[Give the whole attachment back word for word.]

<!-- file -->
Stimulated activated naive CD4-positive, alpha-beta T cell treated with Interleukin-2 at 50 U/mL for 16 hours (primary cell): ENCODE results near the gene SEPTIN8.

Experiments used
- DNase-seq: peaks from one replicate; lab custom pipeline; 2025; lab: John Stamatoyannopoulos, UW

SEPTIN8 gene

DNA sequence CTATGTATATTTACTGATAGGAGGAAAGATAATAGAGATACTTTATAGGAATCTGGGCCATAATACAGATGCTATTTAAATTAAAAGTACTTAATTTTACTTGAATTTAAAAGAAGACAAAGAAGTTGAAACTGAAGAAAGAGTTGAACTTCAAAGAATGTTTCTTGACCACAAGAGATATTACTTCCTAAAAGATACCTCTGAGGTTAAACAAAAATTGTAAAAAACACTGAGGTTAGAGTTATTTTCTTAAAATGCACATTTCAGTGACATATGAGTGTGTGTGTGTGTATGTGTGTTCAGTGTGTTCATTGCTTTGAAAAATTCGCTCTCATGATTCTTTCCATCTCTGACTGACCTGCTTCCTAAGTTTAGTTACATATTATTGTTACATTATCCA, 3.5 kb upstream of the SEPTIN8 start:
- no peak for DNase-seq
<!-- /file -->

Stimulated activated naive CD4-positive, alpha-beta T cell treated with Interleukin-2 at 50 U/mL for 16 hours (primary cell): ENCODE results near the gene SEPTIN8.

Experiments used
- DNase-seq: peaks from one replicate; lab custom pipeline; 2025; lab: John Stamatoyannopoulos, UW

SEPTIN8 gene

DNA sequence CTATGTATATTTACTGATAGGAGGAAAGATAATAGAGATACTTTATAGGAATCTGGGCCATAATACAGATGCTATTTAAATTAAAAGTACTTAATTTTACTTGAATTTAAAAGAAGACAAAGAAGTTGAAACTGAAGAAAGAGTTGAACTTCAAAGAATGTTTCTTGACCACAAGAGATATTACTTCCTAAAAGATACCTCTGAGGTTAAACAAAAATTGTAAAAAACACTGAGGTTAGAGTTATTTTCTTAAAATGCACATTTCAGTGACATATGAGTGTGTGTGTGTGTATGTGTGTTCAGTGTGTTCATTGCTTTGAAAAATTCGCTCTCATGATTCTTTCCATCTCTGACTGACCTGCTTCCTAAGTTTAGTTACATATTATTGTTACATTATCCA, 3.5 kb upstream of the SEPTIN8 start:
- no peak for DNase-seq